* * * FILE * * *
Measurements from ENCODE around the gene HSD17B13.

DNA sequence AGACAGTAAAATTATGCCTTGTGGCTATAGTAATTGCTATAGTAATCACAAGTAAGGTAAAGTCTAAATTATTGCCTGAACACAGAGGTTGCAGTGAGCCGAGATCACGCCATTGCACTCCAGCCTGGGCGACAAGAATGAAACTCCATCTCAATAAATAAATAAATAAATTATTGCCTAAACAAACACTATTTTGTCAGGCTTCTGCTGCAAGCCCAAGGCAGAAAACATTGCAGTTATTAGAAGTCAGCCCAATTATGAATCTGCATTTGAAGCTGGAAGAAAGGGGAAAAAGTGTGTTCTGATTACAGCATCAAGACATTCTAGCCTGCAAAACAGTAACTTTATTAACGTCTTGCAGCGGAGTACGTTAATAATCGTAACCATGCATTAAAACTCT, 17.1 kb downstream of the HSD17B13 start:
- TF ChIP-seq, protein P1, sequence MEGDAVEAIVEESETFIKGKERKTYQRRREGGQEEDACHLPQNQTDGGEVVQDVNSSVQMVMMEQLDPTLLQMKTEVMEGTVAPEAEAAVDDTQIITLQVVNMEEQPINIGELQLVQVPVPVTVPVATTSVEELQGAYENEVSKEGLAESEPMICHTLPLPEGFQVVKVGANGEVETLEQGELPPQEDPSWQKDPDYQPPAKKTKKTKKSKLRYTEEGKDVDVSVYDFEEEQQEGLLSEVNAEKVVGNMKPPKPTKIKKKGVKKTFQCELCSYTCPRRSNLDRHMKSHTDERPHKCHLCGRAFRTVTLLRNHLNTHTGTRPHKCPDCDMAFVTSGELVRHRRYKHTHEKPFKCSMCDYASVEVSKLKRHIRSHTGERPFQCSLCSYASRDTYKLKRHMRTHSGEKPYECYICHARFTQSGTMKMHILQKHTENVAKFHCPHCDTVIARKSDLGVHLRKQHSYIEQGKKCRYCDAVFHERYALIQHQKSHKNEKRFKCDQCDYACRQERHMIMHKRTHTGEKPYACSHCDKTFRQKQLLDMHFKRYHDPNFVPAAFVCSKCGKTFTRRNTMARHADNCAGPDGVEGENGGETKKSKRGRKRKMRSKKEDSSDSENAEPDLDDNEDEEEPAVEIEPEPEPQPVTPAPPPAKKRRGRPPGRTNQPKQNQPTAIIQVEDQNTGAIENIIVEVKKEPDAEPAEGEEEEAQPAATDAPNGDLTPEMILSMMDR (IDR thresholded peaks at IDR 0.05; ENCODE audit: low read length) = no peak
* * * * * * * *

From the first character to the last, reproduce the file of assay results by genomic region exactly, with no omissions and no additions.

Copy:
Measurements from ENCODE around the gene HSD17B13.

DNA sequence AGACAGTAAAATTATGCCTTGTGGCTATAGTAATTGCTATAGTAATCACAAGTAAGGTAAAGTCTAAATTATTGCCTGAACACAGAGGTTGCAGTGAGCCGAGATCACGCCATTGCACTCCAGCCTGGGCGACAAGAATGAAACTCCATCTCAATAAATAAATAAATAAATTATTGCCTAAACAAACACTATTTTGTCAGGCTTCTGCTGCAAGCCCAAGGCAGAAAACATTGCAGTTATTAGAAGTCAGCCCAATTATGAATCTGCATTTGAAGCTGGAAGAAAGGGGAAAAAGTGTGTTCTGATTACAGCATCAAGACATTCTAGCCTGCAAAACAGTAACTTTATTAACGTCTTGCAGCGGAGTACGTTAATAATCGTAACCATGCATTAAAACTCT, 17.1 kb downstream of the HSD17B13 start:
- TF ChIP-seq, protein P1, sequence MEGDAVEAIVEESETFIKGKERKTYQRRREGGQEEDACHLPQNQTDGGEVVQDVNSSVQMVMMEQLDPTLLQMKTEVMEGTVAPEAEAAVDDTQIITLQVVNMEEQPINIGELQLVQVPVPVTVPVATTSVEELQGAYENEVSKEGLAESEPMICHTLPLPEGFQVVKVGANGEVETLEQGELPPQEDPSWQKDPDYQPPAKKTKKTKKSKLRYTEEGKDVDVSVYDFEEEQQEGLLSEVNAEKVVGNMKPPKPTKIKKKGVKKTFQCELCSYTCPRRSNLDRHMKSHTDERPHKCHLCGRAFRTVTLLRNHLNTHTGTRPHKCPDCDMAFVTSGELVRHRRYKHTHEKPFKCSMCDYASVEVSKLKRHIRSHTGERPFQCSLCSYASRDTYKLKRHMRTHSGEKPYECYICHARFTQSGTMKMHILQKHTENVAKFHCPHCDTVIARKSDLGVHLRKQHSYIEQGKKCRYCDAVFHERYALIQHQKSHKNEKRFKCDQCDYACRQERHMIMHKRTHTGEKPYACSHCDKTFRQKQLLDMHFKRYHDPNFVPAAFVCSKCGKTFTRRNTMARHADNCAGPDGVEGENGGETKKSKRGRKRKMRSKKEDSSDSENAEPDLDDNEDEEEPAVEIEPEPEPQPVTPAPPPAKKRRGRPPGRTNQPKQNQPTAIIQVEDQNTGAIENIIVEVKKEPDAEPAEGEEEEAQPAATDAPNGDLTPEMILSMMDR (IDR thresholded peaks at IDR 0.05; ENCODE audit: low read length) = no peak